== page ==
Bernardino Ramazzini in 1700 wrote a seminal work called De Morbis Artificum Diatriba [Diseases of Workers]. He writes of office life:
The maladies that afflict the clerks . . . arise from three causes: First, constant sitting, secondly the incessant movement of the hand and always in the same direction, thirdly the strain on the mind from the effort not to disfigure the books by errors or cause loss to their employers when they add, subtract, or do other sums in arithmetic. . . . Incessant driving of the pen over paper causes intense fatigue of the hand and the whole arm because of the continuous and almost tonic strain on the muscles and tendons, which in course of time results in failure of power in the right hand. . . .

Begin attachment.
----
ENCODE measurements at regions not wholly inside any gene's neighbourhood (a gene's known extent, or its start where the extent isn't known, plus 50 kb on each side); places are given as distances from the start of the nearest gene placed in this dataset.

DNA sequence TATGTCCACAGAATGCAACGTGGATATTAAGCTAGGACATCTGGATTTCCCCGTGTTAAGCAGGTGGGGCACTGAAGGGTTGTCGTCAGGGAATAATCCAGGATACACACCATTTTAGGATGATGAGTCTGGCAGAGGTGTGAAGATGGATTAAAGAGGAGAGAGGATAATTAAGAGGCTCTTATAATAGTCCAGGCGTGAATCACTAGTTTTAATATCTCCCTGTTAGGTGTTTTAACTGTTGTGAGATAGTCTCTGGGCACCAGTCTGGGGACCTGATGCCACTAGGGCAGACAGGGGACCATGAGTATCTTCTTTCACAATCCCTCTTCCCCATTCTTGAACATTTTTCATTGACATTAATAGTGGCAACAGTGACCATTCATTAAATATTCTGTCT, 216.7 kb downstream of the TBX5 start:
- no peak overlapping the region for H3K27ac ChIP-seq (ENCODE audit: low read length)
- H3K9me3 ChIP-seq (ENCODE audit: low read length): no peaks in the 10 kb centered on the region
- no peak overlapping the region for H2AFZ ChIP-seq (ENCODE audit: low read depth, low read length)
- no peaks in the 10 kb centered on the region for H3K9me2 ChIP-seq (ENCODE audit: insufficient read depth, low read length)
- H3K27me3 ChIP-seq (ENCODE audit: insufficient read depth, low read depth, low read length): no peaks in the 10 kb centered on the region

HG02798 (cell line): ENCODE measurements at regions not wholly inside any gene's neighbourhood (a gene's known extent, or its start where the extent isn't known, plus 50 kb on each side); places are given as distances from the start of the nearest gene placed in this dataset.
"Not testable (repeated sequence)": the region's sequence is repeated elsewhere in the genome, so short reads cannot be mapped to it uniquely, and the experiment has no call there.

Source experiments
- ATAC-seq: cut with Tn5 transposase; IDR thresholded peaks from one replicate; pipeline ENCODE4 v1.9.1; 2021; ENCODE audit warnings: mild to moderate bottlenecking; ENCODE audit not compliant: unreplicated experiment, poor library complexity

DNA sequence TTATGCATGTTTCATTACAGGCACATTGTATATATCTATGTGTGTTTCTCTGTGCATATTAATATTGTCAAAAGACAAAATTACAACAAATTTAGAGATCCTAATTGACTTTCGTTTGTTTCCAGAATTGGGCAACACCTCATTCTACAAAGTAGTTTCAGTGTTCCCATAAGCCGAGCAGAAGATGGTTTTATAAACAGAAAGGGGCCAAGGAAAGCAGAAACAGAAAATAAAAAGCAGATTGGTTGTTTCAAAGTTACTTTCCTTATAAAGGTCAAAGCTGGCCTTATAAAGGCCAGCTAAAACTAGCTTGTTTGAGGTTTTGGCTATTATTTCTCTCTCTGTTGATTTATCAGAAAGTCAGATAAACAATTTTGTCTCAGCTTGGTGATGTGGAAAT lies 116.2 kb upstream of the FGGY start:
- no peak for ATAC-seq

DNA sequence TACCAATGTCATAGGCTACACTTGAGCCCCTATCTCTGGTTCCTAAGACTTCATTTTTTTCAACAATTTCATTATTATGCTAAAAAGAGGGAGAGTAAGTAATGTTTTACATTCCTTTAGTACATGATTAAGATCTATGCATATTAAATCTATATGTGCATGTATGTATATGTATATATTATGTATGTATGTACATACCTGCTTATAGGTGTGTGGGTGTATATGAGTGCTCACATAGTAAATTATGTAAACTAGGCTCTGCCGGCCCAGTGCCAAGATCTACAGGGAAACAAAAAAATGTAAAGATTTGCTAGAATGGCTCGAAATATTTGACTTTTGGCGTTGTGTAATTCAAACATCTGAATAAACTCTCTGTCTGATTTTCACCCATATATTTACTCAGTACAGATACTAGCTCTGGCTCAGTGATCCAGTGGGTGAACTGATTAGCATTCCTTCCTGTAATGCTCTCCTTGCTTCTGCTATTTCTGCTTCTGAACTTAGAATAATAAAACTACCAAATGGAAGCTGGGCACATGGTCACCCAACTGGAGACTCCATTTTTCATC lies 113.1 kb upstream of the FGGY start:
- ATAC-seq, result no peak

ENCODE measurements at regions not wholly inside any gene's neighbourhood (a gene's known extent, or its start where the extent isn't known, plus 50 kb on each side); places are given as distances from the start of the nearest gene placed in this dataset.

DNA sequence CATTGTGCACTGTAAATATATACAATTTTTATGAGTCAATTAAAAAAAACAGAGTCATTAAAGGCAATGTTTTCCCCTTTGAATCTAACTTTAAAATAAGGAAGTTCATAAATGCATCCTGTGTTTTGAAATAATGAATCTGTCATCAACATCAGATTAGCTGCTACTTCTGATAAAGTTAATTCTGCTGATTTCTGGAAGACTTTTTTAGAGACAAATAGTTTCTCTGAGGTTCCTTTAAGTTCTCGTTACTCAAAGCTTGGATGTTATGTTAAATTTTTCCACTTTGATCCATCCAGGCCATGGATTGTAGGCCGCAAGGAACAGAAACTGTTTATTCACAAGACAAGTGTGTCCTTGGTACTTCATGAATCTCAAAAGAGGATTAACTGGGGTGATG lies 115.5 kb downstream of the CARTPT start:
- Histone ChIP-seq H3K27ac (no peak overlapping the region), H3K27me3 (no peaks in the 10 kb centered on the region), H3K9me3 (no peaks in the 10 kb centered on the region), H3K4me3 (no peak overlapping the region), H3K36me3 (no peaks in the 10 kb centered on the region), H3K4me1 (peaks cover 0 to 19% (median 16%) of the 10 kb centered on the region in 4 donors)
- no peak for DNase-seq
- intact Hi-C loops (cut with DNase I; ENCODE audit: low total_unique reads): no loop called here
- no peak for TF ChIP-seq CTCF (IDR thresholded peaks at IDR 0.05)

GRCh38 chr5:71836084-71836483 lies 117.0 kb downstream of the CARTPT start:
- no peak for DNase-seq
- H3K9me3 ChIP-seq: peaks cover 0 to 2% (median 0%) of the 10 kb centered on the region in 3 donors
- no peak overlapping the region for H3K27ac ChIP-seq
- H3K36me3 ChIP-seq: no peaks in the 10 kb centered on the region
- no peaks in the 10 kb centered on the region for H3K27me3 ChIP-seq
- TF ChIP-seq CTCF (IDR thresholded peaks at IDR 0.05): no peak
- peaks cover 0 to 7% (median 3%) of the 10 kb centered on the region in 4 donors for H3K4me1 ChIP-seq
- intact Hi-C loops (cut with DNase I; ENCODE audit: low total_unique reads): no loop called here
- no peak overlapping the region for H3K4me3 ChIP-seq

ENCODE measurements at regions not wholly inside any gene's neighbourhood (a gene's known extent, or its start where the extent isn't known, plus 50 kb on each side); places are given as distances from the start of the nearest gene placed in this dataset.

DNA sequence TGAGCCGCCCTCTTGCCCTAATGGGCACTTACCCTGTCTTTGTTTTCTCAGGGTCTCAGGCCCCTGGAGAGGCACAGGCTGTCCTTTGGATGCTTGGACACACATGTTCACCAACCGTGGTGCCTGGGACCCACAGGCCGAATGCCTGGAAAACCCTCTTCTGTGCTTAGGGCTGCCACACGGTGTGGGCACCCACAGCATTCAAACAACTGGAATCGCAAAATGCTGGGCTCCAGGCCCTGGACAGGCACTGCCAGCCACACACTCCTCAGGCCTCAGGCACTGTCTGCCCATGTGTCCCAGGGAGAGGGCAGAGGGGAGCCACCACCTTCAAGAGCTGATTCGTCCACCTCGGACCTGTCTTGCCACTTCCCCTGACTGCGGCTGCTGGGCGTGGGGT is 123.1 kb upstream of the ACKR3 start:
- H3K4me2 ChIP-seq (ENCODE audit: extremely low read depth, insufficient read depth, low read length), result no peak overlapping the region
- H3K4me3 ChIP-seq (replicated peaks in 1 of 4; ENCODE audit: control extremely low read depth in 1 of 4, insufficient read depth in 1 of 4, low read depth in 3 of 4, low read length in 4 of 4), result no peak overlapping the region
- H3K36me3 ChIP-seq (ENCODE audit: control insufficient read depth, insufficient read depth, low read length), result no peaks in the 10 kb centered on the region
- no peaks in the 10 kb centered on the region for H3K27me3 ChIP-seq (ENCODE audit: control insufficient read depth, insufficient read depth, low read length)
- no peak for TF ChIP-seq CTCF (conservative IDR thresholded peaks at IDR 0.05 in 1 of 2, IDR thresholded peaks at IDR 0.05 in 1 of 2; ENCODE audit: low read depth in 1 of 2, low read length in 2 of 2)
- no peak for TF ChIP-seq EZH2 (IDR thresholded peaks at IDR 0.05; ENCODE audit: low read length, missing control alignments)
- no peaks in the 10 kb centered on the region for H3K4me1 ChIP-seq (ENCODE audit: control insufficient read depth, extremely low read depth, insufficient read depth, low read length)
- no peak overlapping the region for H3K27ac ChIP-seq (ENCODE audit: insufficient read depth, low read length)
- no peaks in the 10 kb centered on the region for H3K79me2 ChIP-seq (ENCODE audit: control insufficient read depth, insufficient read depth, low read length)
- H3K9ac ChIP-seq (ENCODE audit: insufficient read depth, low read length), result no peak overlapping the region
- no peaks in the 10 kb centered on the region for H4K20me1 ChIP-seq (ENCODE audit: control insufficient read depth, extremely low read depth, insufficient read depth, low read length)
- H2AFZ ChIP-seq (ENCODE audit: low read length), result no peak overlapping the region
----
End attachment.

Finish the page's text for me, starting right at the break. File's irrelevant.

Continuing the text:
Those who sit at their work and are therefore called “chair-workers,” such as cobblers and tailors . . . become bent, hump-backed, and hold their heads down like people looking for something on the ground; this is the effect of their sedentary life and the bent posture of the body as they sit and apply themselves all day to their tasks in the shops where they sew. .. . Since to do their work they are forced to stoop, the outermost vertebral ligaments are kept pulled apart and contract a callosity, so that it becomes impossible for them to return to the natural position. . . . These workers, then, suffer from general ill-health . . . caused by their sedentary life. . . . But it is not so true of many other sedentary workers, potters and weav-ers, for example, who exercise the arms and feet and in fact the whole body; this keeps them in better health because the impurities in the blood are more easily dispersed by such movements. All sedentary workers suffer from lumbago. . . . They should be advised to take physical exercise, at any rate on holidays. Let them make the best use they can of some one day, and so to some extent counteract the harm done by many days of sedentary life. . . .